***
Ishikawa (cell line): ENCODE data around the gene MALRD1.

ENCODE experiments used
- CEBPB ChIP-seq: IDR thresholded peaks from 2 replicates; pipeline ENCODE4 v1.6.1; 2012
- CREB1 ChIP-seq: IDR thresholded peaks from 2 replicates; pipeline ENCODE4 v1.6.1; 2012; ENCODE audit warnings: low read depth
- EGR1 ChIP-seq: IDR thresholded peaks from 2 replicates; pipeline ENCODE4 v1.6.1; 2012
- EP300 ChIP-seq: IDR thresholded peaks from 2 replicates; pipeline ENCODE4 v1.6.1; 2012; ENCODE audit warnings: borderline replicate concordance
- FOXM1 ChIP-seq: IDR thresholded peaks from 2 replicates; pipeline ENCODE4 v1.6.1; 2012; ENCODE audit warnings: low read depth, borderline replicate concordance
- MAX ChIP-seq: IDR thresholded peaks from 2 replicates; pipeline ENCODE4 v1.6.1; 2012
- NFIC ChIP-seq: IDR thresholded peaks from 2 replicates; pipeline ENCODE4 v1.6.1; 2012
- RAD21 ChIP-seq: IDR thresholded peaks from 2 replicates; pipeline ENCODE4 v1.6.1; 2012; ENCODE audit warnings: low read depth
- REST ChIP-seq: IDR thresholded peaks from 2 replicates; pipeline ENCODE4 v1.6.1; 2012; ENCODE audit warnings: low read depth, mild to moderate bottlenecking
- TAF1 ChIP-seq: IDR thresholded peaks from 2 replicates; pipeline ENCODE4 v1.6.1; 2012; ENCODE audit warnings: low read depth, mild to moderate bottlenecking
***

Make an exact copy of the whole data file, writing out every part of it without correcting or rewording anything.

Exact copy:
Ishikawa (cell line): ENCODE data around the gene MALRD1.

ENCODE experiments used
- CEBPB ChIP-seq: IDR thresholded peaks from 2 replicates; pipeline ENCODE4 v1.6.1; 2012
- CREB1 ChIP-seq: IDR thresholded peaks from 2 replicates; pipeline ENCODE4 v1.6.1; 2012; ENCODE audit warnings: low read depth
- EGR1 ChIP-seq: IDR thresholded peaks from 2 replicates; pipeline ENCODE4 v1.6.1; 2012
- EP300 ChIP-seq: IDR thresholded peaks from 2 replicates; pipeline ENCODE4 v1.6.1; 2012; ENCODE audit warnings: borderline replicate concordance
- FOXM1 ChIP-seq: IDR thresholded peaks from 2 replicates; pipeline ENCODE4 v1.6.1; 2012; ENCODE audit warnings: low read depth, borderline replicate concordance
- MAX ChIP-seq: IDR thresholded peaks from 2 replicates; pipeline ENCODE4 v1.6.1; 2012
- NFIC ChIP-seq: IDR thresholded peaks from 2 replicates; pipeline ENCODE4 v1.6.1; 2012
- RAD21 ChIP-seq: IDR thresholded peaks from 2 replicates; pipeline ENCODE4 v1.6.1; 2012; ENCODE audit warnings: low read depth
- REST ChIP-seq: IDR thresholded peaks from 2 replicates; pipeline ENCODE4 v1.6.1; 2012; ENCODE audit warnings: low read depth, mild to moderate bottlenecking
- TAF1 ChIP-seq: IDR thresholded peaks from 2 replicates; pipeline ENCODE4 v1.6.1; 2012; ENCODE audit warnings: low read depth, mild to moderate bottlenecking